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Was the Civil War Worth the Cost?


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A revised version of this essay is included in the recently published, second edition of my (Freeway Flyer/Paul Swendson) American history book.

Opening song from "Gods and Generals"

Was the Civil War Worth the Cost?

620,000 Americans died in the United States’ only Civil War, and another 400,000 were wounded. These numbers in themselves are difficult for Americans to wrap their minds around. But when you consider the fact that there were approximately 32 million people living in the United States when the war began, the casualties become even more unimaginable. Today, just the population of California is significantly higher than 32 million. Can you imagine a war in which there were one million casualties in California alone?

So whose fault was it? If you can still find Americans aware that there was a Civil War, I imagine that the majority of these respondents would view the South as the “bad guy.” Eleven Southern states, after all, “started it” by committing treason against the United States and attempting to form a separate country. Also, typical explanations for the causes of the war focus on slavery, and the South in this narrative becomes the evil region defending slavery against Northerners who were (supposedly) against it. Reality, however, is a bit more complicated.

When I cover the Civil War with my history classes, the root cause I keep coming back to is Southern paranoia. Mistakenly, they believed that the North was filled with people who wanted to abolish slavery, and if the North was ever able to gain complete control of the federal government, then they might force the South to change its way of life. The attempt of a radical, white, Northern abolitionist named John Brown to liberate slaves through violent action, and the election of a Republican named Abraham Lincoln who supported policies only advocated by the North, fed into these fears and pushed some Southern states over the edge. The facts that Lincoln clearly stated that he, like most Northerners, was not an abolitionist, and that the majority of Northerners condemned the actions of John Brown, were not enough to extinguish these fears that had been building for some time. Then, like now, political beliefs often had little to do with evidence and reason.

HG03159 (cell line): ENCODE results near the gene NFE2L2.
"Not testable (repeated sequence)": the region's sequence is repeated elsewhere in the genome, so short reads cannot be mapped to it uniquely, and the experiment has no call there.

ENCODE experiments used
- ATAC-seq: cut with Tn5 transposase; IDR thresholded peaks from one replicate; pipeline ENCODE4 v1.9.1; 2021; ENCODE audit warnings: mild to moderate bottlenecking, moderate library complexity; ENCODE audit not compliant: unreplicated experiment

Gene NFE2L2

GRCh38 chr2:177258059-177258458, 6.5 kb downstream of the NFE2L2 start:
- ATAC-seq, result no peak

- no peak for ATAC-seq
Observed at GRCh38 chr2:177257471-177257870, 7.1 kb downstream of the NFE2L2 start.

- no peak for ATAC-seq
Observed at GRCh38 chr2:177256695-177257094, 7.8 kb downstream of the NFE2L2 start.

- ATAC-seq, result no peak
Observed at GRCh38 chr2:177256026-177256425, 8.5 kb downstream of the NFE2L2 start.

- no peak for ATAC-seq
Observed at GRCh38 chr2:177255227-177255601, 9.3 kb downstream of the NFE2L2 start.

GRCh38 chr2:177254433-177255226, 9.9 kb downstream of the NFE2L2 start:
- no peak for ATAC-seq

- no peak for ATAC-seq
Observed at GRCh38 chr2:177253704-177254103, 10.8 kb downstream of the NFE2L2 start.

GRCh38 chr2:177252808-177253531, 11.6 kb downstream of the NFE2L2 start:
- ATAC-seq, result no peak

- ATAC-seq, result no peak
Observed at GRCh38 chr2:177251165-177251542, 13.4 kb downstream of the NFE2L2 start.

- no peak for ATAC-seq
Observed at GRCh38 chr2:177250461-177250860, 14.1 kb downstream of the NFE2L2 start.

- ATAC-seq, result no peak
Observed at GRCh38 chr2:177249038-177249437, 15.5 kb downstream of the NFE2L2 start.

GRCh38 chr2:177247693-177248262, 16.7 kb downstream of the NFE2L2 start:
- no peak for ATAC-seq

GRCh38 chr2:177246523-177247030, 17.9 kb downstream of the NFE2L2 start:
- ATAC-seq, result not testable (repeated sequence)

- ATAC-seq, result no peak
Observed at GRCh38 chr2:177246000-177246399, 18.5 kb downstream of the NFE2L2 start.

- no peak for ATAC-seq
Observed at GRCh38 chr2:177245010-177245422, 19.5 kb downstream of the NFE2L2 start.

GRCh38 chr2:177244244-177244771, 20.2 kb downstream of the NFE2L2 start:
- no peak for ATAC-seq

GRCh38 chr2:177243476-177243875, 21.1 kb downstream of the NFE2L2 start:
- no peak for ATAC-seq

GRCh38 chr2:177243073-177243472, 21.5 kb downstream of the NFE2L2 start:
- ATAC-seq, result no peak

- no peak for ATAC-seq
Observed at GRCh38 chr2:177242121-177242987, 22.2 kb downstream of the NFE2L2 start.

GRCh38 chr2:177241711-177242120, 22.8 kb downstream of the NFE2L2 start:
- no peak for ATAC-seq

One could just as easily, however, blame the North for the war. The South, after all, wanted to leave the Union peacefully. In their minds, the United States was first and foremost a collection of independent states, and these individual states had the right to withdraw from the Union at the time of their choosing. Southern states were simply asserting the same right as the British colonies when they formed the United States in the first place. The North, of course, viewed the nation as a Union first, so the decision was made to invade the South and put down this rebellion. At that point, the war truly started.